And there was Charlie Chaplin in "The Great Dictator" appearing as a barber accidentally turned to the man of great power. Towards the end of the film, standing at the podium in front of thousands of people the barber Chaplin was addressing: "Hannah, can you hear me?" Now, to whom was he actually addressing?
Saying "To those who can hear me, I say", the barber Chaplin said, "do not despair. The misery that is now upon us is but the passing of greed - the bitterness of men who fear the way of human progress. The hate of men will pass, and dictators die, and the power they took from the people will return to the people. And so long as men die, liberty will never perish". In the long speech Chaplin looked to the camera, with a gaze that seizes the audience. It was a rare evidence in Chaplin movies of such a tight close up constantly gazing back at the audience for a prolonged duration. His eyes were thoughtful, and at times it seemed he was talking to the 'self' rather speaking to 'others'. It was only then - when he addressed the soldiers he moved his eyes and the position of head, and also changed his expression. Gradually he got excited and said, "let us all unite" - there was an applause amongst the huge crowd in front of him. It was a time when he looked upward, pointing to some emptiness to address Hannah. Then there was an insert of Hannah, a woman lying on ground, trying to listen something in the air.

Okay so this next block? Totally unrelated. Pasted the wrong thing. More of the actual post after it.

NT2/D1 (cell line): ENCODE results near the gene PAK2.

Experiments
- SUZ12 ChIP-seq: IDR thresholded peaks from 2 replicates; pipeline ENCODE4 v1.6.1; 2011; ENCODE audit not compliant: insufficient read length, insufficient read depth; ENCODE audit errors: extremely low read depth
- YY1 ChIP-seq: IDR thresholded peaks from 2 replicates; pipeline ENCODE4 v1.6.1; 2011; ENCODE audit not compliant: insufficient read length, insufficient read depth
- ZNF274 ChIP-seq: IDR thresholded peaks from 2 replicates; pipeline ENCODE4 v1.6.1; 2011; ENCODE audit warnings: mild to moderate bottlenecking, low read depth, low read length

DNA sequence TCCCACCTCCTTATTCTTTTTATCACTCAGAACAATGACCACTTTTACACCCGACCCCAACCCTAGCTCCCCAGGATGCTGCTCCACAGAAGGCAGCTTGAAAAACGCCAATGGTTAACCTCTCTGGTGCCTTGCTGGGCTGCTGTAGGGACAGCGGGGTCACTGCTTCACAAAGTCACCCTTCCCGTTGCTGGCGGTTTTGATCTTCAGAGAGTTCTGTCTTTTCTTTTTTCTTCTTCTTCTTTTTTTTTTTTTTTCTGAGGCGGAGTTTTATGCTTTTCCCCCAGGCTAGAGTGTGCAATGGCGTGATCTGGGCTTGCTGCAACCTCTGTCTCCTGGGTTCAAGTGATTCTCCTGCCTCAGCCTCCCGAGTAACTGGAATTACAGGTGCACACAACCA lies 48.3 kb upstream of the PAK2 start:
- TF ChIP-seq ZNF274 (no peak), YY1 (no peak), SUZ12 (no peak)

"Hannah, can you hear me" it was his voice, "wherever you are?" His vague look and the assumption associated with the dialogue "wherever you are" were complementary.
"The clouds are lifting, the sun is breaking through. We are coming out of the darkness into the light. We are coming into a new world ...Look up Hannah, the soul of man has been given wings. He is flying into the rainbow, into the light of hope, into the future, the glorious future that belongs to you, to me and to all of us".
When he addresses Hannah, was it Hannah - an individual from some corner on earth? Or was it the audience of the film, spectator of the art? Was not it for "all the men", " to you, to me and to all of us"?